Hoxton

22/04/2017 at 11:56 | Posted in Crawls | Leave a comment
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In April 2017, Artie took us for a crawl around the Hoxton area.

We started out at the Electricity Showrooms near Hoxton Square, an attractive pub with some interesting beers on, though just a couple on cask; these were good though, we had both, Bread & Butter from Vocation Brewery in Hebden Bridge, and Pint from Marble in Manchester. What really let the place down though was some ridiculous doorstaff searching people on entry, asking people in their 40s for ID, and confiscating soft drinks being carried in bags. All this at 6:30 in the evening.

7seasons.jpgStill, that was just a rendezvous point, and the next venue was pretty special. 7 Seasons is one of the new generation of specialist craft beer bottle shops which also have space inside to drink on the premises, still pretty uncommon in London. The range is superb, over 400 beers from around the world. We had quite a variety of beers between us, but personally I had a delicious Mikkeller Session IPA, while Artie’s 1000th unique beer on Untappd was also a Mikkeller, a Citra IPA, and a fine way to mark a milestone.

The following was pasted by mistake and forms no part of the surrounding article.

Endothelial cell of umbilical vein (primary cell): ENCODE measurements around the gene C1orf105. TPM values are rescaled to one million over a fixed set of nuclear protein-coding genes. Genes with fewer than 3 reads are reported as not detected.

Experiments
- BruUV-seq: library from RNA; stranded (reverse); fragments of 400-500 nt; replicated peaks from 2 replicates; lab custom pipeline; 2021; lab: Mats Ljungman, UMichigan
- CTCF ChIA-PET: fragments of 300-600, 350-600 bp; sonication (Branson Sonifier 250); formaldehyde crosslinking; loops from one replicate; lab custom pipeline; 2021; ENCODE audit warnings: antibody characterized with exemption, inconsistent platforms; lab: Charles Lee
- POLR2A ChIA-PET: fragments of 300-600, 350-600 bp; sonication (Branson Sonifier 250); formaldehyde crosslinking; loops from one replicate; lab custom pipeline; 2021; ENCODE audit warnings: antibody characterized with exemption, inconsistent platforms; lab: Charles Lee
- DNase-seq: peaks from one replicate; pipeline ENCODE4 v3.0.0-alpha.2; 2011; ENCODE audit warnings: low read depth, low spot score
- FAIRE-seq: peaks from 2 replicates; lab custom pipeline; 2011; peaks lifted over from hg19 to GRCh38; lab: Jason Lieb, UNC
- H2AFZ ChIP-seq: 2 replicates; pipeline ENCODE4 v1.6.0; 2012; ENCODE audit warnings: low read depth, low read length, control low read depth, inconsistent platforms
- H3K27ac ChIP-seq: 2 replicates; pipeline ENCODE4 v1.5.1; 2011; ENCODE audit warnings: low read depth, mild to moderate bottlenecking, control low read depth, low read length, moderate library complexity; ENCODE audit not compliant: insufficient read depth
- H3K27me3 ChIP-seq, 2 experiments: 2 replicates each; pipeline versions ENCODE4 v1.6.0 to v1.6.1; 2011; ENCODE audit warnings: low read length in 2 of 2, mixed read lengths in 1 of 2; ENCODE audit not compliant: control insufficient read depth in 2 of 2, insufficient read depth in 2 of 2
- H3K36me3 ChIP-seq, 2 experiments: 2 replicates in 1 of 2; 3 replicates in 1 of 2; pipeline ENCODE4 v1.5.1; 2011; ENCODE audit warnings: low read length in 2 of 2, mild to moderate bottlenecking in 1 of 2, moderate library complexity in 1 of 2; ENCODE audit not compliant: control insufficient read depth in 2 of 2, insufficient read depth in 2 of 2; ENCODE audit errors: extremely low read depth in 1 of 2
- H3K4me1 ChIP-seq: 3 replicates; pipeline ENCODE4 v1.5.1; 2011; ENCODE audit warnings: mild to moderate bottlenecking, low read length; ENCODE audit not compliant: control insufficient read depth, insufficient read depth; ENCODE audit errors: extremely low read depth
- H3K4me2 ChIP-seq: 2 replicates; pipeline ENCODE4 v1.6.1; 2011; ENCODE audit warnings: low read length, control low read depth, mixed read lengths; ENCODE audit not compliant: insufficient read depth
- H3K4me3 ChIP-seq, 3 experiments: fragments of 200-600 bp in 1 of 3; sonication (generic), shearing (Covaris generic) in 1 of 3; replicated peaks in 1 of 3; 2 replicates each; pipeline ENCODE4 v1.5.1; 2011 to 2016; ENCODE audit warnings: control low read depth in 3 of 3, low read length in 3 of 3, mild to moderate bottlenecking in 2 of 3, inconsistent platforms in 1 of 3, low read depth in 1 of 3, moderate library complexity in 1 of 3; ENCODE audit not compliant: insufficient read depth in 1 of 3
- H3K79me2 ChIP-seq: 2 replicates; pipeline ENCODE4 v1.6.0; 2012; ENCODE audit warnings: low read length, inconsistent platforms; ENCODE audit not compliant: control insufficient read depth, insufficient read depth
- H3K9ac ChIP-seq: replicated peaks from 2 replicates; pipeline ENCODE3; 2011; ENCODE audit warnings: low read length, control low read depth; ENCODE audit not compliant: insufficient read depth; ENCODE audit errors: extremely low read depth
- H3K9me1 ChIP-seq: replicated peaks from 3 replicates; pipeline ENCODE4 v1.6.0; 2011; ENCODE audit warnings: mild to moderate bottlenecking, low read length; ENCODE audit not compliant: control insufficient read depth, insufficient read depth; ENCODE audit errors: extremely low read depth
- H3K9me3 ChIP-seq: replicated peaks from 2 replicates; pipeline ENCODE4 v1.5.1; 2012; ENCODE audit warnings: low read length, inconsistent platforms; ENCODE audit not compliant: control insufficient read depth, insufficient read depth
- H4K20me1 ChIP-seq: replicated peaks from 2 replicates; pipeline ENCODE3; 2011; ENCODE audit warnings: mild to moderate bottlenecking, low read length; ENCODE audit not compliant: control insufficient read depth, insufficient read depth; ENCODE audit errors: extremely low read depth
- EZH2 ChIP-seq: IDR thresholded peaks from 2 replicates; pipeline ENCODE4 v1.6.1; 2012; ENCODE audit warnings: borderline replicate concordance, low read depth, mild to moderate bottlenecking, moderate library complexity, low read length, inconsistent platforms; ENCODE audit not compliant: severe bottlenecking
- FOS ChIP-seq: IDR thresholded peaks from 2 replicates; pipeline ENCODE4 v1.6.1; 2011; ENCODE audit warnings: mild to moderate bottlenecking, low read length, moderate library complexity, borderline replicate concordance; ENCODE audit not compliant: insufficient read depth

A short walk along Hoxton Street – setting for Richard Ashcroft’s famous walk in the Verve’s Bittersweet Symphony video – brought us to Howl at the Moon, a smallish but busy corner pub with a reputation for interesting beers. On this occasion three of the six pumps were devoted to cider, and the beers were all quite strong for a session; we had a mix of Aurora from the pumps and Beavertown Gamma Ray from the taps.

We left shortly after the music volume was cranked up and headed for the George and Vulture, a Fuller’s pub and the tallest pub in London apparently, with a modern interior and tasty-looking pizzas being cooked at one end of the bar.

Next up, one of the legendary pubs of London, the Wenlock Arms. Its bar of 10 handpumps, and large number of ciders and keg beers, may be bettered in some of the newer and larger specialist craft beer joints, but this one is not only a humble local pub, but provided this sort of range long before it was fashionable, and had to fight for its very existence when a developer tried to replace the pub with flats. So it was great to be back, and we enjoyed a combination of Siren’s Sound Wave, Mariana Trench, and Oscar Wilde Mild. All were delicious.